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Zombies of Mora Tau (1957): This low-budget effort is memorably only for the novel concept of water-logged zombies guarding a sunken treasure.
ZOMBIES OF MORA TAU (1957): This low-budget effort is memorably only for the novel concept of water-logged zombies guarding a sunken treasure.
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Night of the Living Dead (1968): Though the word "zombie" is never mentioned, George A. Romero's film changed the genre forever, reinventing the walking dead as cannibal corpses, driven by instinct to consume the living.
NIGHT OF THE LIVING DEAD (1968): Though the word “zombie” is never mentioned, George A. Romero’s film changed the genre forever, reinventing the walking dead as cannibal corpses, driven by instinct to consume the living. Romero wrote but did not direct the 1990 color remake – a worthwhile film, but not classic.
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Tombs of the Blind Dead (1971): Amando de Ossorio's film introduced the zombie-like Knights Templar, who would return in three sequels. Despite their desiccated appearance, the Templars were more of an undead cult than mindless corpses.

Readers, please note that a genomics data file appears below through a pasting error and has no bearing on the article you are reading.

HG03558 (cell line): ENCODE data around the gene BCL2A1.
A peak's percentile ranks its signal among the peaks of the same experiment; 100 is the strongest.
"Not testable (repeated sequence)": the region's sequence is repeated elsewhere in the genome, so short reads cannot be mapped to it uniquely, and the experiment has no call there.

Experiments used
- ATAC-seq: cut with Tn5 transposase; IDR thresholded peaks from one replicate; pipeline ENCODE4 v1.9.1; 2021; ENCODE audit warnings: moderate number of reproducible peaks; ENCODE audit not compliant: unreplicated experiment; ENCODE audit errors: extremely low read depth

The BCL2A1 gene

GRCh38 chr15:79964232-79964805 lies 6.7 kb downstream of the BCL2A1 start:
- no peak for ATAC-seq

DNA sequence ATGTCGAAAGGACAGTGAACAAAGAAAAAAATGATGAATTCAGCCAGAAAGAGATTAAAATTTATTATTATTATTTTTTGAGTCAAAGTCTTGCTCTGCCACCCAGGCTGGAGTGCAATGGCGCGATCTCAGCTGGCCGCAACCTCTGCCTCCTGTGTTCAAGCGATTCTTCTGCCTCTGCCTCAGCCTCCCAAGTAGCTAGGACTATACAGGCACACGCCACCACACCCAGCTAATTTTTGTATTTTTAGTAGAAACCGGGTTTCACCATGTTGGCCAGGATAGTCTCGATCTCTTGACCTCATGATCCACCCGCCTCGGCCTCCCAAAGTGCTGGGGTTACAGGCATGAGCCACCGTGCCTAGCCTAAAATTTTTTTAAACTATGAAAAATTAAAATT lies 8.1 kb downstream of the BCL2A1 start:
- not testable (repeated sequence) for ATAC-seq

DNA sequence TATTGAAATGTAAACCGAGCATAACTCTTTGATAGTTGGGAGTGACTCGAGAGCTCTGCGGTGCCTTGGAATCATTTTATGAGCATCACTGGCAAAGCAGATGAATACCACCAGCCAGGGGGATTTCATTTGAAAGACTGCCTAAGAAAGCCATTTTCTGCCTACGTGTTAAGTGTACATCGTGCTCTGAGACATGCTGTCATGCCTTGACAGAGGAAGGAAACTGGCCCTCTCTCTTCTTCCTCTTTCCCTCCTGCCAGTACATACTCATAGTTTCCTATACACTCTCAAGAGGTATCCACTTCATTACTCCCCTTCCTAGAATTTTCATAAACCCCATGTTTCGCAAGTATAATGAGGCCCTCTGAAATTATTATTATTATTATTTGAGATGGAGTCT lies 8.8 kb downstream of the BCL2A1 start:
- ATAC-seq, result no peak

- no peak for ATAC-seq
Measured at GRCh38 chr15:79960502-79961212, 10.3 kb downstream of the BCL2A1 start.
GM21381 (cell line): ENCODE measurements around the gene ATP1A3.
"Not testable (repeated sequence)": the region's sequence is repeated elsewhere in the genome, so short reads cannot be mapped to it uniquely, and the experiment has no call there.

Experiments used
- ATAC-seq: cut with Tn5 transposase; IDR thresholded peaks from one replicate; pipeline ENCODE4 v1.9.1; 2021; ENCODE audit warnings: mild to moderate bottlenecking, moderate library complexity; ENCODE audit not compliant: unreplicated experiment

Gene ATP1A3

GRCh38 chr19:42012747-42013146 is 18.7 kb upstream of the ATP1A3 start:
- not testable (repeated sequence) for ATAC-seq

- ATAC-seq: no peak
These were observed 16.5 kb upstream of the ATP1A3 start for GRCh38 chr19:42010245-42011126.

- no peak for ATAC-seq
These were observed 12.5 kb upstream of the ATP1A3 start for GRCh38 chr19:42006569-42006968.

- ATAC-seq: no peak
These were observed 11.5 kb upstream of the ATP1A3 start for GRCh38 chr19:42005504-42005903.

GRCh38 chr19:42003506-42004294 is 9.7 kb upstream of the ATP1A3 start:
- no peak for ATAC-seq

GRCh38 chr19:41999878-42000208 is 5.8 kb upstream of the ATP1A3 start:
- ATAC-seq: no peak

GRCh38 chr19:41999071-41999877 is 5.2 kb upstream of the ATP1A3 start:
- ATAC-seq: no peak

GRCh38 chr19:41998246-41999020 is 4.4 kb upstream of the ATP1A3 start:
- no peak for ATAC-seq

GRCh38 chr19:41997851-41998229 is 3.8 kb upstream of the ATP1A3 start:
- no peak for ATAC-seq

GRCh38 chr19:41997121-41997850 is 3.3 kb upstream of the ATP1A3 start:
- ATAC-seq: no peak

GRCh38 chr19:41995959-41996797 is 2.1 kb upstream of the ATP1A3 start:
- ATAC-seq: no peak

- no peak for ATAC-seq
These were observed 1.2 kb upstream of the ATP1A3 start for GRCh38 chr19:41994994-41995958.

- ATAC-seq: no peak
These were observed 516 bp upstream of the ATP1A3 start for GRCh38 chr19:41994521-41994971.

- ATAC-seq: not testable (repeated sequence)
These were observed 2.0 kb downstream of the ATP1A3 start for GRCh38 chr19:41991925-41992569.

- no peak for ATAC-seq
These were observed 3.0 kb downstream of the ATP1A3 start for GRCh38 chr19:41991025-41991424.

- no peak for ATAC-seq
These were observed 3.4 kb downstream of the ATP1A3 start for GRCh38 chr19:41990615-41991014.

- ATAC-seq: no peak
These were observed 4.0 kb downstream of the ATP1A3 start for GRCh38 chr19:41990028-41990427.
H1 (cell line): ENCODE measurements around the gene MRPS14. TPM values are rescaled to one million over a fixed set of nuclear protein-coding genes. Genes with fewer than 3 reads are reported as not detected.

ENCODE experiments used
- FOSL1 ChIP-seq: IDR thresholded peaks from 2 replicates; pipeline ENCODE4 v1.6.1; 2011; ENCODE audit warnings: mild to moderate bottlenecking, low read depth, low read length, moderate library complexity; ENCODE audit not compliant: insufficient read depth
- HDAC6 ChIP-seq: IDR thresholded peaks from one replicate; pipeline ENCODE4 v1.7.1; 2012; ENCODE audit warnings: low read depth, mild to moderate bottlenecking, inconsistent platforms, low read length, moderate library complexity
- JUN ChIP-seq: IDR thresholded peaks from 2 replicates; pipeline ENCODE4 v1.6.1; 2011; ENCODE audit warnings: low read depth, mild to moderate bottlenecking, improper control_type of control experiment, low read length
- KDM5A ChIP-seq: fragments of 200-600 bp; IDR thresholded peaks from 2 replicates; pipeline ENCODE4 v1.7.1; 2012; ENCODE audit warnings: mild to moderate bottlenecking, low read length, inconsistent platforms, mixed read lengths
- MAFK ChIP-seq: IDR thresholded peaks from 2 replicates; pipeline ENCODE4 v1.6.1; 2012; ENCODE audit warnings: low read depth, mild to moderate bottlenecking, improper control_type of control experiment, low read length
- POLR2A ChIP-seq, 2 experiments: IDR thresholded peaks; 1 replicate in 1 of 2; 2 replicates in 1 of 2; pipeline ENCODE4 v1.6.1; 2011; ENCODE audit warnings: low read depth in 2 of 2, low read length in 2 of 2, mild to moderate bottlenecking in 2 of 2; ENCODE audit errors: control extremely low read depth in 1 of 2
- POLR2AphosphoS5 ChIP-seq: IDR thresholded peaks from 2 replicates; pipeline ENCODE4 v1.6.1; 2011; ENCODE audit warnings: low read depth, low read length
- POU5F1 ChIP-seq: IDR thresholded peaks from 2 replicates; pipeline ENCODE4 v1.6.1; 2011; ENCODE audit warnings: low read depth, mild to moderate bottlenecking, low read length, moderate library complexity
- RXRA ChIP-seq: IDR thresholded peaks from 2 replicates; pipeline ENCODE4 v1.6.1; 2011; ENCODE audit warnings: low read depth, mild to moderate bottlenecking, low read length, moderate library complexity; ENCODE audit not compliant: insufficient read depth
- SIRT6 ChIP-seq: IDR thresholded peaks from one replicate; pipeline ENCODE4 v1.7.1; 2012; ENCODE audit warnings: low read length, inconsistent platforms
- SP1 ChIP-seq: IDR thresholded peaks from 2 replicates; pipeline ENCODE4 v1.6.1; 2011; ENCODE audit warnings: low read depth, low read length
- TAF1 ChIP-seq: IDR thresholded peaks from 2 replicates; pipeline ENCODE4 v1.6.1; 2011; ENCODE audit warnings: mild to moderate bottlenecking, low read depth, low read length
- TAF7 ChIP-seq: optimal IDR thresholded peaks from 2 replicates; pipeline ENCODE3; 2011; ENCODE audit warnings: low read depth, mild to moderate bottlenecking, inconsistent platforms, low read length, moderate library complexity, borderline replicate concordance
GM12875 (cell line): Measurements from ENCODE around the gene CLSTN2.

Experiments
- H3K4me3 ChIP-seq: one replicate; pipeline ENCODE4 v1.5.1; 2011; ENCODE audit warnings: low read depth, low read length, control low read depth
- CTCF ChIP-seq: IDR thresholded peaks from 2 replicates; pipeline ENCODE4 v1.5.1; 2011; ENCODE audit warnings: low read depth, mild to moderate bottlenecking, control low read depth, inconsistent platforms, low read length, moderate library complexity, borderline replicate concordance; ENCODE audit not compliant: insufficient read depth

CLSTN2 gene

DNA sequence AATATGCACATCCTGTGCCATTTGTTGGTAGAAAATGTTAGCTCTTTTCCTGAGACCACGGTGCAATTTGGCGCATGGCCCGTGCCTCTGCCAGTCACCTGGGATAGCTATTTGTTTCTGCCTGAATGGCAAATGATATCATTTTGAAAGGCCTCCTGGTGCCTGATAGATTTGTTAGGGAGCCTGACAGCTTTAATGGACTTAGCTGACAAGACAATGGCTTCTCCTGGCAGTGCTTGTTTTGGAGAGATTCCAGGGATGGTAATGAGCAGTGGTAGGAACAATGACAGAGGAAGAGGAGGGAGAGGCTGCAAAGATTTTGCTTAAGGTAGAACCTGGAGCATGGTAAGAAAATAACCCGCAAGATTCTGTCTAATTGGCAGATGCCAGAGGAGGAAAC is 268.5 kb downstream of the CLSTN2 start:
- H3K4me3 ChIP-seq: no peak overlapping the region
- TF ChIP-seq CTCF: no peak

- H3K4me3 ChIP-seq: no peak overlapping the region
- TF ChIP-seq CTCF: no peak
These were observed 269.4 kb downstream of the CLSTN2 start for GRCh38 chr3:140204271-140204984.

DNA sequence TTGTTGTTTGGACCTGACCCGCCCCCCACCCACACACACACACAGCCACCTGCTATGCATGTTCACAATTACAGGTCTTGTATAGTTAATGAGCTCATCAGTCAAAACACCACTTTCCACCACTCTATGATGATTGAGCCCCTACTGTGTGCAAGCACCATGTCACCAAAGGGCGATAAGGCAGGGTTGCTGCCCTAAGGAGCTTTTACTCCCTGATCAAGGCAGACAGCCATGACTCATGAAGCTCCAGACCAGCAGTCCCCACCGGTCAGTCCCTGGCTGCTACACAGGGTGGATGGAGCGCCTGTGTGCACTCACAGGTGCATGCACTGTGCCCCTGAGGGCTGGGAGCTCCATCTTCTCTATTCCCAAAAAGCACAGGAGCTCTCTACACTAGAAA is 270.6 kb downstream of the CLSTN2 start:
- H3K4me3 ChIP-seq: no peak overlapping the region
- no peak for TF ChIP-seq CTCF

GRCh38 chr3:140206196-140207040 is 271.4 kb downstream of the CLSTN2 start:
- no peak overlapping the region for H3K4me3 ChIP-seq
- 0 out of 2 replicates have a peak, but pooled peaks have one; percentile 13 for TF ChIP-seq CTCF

TOMBS OF THE BLIND DEAD (1971): Amando de Ossorio’s film introduced the zombie-like Knights Templar, who would return in three sequels. Despite their desiccated appearance, the Templars were more of an undead cult than mindless corpses.
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Let Sleeping Corpses Lie (a.k.a., The Living Dead at the Manchester Morgue, 1974): This Spanish film, obviously inspired by NIGHT OF THE LIVING DEAD, is the first to show zombie cannibal carnage in color.
LET SLEEPING CORPSES LIE (a.k.a., THE LIVING DEAD AT MANCHESTER MORGUE, 1974): This Spanish film, obviously inspired by NIGHT OF THE LIVING DEAD, is the first to show zombie cannibal carnage in color.
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Dawn of the Dead (1978): George A. Romero's sequel to NIGHT OF THE LIVING DEAD offers cinema's first vision of the zombie apocalypse, which plays out in the microcosm of a shopping mall.
DAWN OF THE DEAD (1978): George A. Romero’s sequel to NIGHT OF THE LIVING DEAD offers cinema’s first vision of the zombie apocalypse, which plays out in the microcosm of a shopping mall. Tom Savini’s graphic makeup effects, including exploding heads and disemboweled intestines, set the standard for all zombie films to follow.